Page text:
538. Effectiveness of Antiviral Treatment among Children Hospitalized with Laboratory-Confirmed Influenza
Session: Poster Abstract Session: Respiratory Viruses
Thursday, October 8, 2015
Room: Poster Hall

Background: Early antiviral treatment can shorten influenza illness duration and may reduce the risk of complications, but limited data are available for hospitalized children. We evaluated the effect of influenza antiviral treatment on hospital length of stay (LOS) among children with laboratory-confirmed community-acquired influenza and underlying medical conditions or with severe illness requiring intensive care unit (ICU) admission.

Methods: A retrospective observational cohort was identified from the Influenza Hospitalization Surveillance Network (FluSurv-NET), and clinical information was collected by medical record review. Data for children with underlying co-morbidities (excluding asthma alone) were collected for season 2012-2013, and for children with ICU admission for seasons 2010-2013. A multivariable log-normal model was used to compare LOS between treated and untreated patients, and between patients treated early (≤2 days) versus later (3-5 and ≥6 days) after symptom onset.

Results: Of 649 children with underlying co-morbidities, 483 (74%) received antiviral treatment. Adjusted analysis showed no significant difference in LOS between treated and untreated patients (geometric mean [GM] 4.01 vs 3.82 days, respectively; p=0.41). Among treated children, LOS lengthened as days from illness onset to treatment increased (Figure). Patients with underlying co-morbidities treated ≤2 days from onset had shorter LOS compared with patients treated at 3-5 and ≥6 days (3.7 vs 4.4 GM days, p=0.02; and 3.7 vs 5.0 GM days, p=0.005; respectively). In ICU patients, 328 (74%) of 441 patients received treatment, with no difference in hospital LOS from untreated patients (GM 4.08 vs 3.51 days; p=0.12). LOS was shorter, but not significantly, for ICU patients treated ≤2 days from onset compared with later (Figure).

 

                                                                                                       

Conclusion: Early timing of antiviral treatment relative to symptom onset was related to shorter hospital LOS; however, children treated later likely differed clinically from those treated early. We did not detect a significant difference in length of hospitalization between treated and untreated children. Further study to understand treatment decisions for hospitalized children with influenza is warranted.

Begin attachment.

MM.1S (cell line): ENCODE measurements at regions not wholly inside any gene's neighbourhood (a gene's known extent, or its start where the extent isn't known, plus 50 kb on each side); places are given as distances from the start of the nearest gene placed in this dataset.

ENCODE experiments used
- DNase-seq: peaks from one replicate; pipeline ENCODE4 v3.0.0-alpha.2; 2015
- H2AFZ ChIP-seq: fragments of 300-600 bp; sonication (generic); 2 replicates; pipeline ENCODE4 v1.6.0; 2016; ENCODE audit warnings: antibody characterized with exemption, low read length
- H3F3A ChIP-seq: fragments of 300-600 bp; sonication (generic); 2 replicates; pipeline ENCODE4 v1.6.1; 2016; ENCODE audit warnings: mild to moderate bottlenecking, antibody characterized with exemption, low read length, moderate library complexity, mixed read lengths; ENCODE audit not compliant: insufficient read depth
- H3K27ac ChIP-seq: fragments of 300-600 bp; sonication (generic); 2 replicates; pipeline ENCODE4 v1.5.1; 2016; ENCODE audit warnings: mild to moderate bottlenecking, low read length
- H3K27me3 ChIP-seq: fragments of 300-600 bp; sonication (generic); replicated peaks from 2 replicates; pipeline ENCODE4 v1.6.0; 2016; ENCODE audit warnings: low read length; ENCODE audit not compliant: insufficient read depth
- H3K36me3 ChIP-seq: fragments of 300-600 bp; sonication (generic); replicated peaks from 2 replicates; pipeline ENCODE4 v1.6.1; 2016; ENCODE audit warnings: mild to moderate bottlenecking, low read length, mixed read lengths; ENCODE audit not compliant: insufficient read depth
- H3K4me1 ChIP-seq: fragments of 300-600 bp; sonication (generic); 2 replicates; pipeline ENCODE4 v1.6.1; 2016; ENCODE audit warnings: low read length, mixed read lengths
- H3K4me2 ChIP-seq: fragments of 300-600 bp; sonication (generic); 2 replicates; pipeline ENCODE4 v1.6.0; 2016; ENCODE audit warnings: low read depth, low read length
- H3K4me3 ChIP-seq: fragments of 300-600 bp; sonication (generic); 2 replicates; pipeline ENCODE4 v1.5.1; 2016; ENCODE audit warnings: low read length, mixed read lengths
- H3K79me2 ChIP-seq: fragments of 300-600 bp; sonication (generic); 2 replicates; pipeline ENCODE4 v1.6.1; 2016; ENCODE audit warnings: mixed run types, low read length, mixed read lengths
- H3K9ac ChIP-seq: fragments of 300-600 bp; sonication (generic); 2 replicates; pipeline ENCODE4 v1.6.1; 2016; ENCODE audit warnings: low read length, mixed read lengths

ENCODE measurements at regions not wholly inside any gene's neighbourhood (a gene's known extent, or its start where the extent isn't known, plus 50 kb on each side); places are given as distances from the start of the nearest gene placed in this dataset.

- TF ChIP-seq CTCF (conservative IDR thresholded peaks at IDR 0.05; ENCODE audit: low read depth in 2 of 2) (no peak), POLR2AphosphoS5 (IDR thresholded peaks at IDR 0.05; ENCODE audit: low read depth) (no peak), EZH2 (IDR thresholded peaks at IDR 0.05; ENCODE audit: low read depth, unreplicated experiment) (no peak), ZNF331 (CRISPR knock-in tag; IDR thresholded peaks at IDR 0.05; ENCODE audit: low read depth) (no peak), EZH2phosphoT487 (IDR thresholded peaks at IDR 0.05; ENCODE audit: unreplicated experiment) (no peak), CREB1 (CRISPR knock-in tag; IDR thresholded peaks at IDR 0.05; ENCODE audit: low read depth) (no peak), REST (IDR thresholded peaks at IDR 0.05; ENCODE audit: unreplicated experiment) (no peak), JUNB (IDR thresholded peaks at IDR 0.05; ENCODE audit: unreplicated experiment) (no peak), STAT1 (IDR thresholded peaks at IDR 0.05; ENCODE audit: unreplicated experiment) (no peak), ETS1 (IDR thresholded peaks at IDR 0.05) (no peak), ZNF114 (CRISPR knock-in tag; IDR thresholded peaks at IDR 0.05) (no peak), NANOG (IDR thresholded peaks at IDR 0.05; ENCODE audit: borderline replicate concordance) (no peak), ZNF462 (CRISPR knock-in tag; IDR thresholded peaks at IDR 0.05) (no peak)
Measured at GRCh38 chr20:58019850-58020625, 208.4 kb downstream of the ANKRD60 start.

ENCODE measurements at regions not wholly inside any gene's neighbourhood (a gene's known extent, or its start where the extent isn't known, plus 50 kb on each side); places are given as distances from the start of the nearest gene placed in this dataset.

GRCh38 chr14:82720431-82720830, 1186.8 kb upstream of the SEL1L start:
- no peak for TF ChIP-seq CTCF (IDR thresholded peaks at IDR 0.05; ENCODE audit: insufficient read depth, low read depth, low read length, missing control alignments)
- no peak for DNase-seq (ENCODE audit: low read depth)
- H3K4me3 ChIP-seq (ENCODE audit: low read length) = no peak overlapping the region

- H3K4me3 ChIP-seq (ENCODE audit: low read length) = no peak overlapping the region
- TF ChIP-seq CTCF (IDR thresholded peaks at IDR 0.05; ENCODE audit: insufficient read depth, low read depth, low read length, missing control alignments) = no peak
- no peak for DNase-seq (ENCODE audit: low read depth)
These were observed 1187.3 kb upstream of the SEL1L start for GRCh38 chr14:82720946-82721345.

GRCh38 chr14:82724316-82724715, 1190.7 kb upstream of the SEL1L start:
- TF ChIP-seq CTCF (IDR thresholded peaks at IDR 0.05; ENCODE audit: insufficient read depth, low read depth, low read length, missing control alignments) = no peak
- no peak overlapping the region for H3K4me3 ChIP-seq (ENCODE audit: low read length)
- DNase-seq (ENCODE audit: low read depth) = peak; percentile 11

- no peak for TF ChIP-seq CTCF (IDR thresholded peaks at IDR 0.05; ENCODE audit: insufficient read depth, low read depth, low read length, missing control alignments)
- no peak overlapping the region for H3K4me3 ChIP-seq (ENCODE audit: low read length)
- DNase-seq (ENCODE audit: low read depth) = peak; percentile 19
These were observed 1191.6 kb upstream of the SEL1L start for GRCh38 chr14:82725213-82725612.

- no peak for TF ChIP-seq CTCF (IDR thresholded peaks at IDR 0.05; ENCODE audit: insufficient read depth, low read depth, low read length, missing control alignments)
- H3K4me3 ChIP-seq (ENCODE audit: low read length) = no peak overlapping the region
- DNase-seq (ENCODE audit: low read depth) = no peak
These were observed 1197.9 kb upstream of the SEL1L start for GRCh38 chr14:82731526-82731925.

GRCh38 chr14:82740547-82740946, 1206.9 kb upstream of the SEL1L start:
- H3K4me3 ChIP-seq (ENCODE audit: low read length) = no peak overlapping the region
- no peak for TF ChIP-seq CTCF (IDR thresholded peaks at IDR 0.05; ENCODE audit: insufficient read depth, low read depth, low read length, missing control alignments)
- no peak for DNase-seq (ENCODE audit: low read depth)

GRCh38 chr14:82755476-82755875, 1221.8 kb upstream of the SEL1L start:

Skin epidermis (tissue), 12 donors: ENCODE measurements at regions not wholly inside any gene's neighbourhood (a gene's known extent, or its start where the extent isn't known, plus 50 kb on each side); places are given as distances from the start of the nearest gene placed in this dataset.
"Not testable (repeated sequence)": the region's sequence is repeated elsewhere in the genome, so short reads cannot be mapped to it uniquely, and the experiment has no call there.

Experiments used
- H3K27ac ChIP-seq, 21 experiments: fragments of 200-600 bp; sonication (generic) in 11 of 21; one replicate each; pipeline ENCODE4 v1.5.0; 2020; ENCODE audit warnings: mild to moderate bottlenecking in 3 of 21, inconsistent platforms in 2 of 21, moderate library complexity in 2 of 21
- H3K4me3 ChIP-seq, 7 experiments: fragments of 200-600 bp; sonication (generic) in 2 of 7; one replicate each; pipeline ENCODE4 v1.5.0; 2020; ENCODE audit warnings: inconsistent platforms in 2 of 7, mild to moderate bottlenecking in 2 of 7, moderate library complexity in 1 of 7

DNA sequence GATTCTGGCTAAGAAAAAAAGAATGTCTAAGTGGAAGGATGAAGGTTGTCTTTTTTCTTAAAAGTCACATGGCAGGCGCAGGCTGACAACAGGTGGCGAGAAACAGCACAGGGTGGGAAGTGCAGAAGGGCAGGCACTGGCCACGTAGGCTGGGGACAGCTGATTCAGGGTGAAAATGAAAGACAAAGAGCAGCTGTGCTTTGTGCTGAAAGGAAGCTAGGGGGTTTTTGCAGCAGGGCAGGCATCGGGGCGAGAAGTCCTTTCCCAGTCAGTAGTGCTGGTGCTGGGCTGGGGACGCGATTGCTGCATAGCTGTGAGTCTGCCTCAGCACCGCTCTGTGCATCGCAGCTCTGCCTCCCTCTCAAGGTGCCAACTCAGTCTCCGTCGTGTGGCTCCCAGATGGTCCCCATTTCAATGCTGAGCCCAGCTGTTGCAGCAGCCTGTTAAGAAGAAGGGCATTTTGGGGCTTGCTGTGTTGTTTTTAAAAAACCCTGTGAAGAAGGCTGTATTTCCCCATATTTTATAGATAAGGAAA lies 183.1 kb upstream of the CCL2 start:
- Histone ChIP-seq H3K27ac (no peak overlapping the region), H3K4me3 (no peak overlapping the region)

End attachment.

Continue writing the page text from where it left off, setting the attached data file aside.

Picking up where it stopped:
Angela P. Campbell, MD, MPH, FPIDS1, Sandra S. Chaves, MD, MSc1, Sue B. Reynolds, PhD1, Pam Daily Kirley, MPH2, Lisa Miller, MD, MSPH3, Kimberly Yousey-Hines, MPH, CPH4, Evan J. Anderson, MD5,6, Oluwakemi Oni, MPH7, Maya Monroe, MPH8, Seth Eckel, MPH9, Ruth Lynfield, MD, FIDSA10, Marisa Bargsten, MPH11, Shelley M. Zansky, PhD12, Christina Felsen, MPH13, Krista Lung, BS14, Ann Thomas, MD, MPH15, Elizabeth Mermel, MS, FIDSA16, Mary Lou Lindegren, MD, MPH17, Diana Thurston, APRN, PhD18 and Alicia M. Fry, MD, MPH1, (1)Influenza Division, Centers for Disease Control and Prevention, Atlanta, GA, (2)California Emerging Infections Program, Oakland, CA, (3)Colorado Department of Public Health and Environment, Denver, CO, (4)Connecticut Emerging Infections Program, Yale School of Public Health, New Haven, CT, (5)Pediatrics and Medicine, Emory University School of Medicine, Atlanta, GA, (6)Atlanta Veterans Affairs Medical Center, Atlanta, GA, (7)Iowa Department of Public Health, Des Moines, IA, (8)Maryland Department of Health and Mental Hygiene, Baltimore, MD, (9)Communicable Disease Division, Michigan Department of Health and Human Services, Lansing, MI, (10)Minnesota Department of Health, St. Paul, MN, (11)New Mexico Department of Health, Santa Fe, NM, (12)New York State Department of Health, Albany, NY, (13)Center for Community Health, University of Rochester Medical Center, Rochester, NY, (14)Bureau of Infectious Diseases, Ohio Department of Health, Columbus, OH, (15)Oregon Public Health Division, Portland, OR, (16)Rhode Island Department of Health, Providence, RI, (17)Vanderbilt University School of Medicine, Nashville, TN, (18)Salt Lake County Health Department, Salt Lake City, UT

Disclosures:

A. P. Campbell, None

S. S. Chaves, None

S. B. Reynolds, None

P. Daily Kirley, None

L. Miller, None

K. Yousey-Hines, None

E. J. Anderson, Abbvie: Consultant , Consulting fee
MedImmune: Investigator , Research grant
Roche: Editorial assistance in writing a manuscript , Editorial assistance in writing a manuscript

O. Oni, None

M. Monroe, None

S. Eckel, None

R. Lynfield, None

M. Bargsten, None

S. M. Zansky, None

C. Felsen, None

K. Lung, None

A. Thomas, None

E. Mermel, None

M. L. Lindegren, None

D. Thurston, None

A. M. Fry, None

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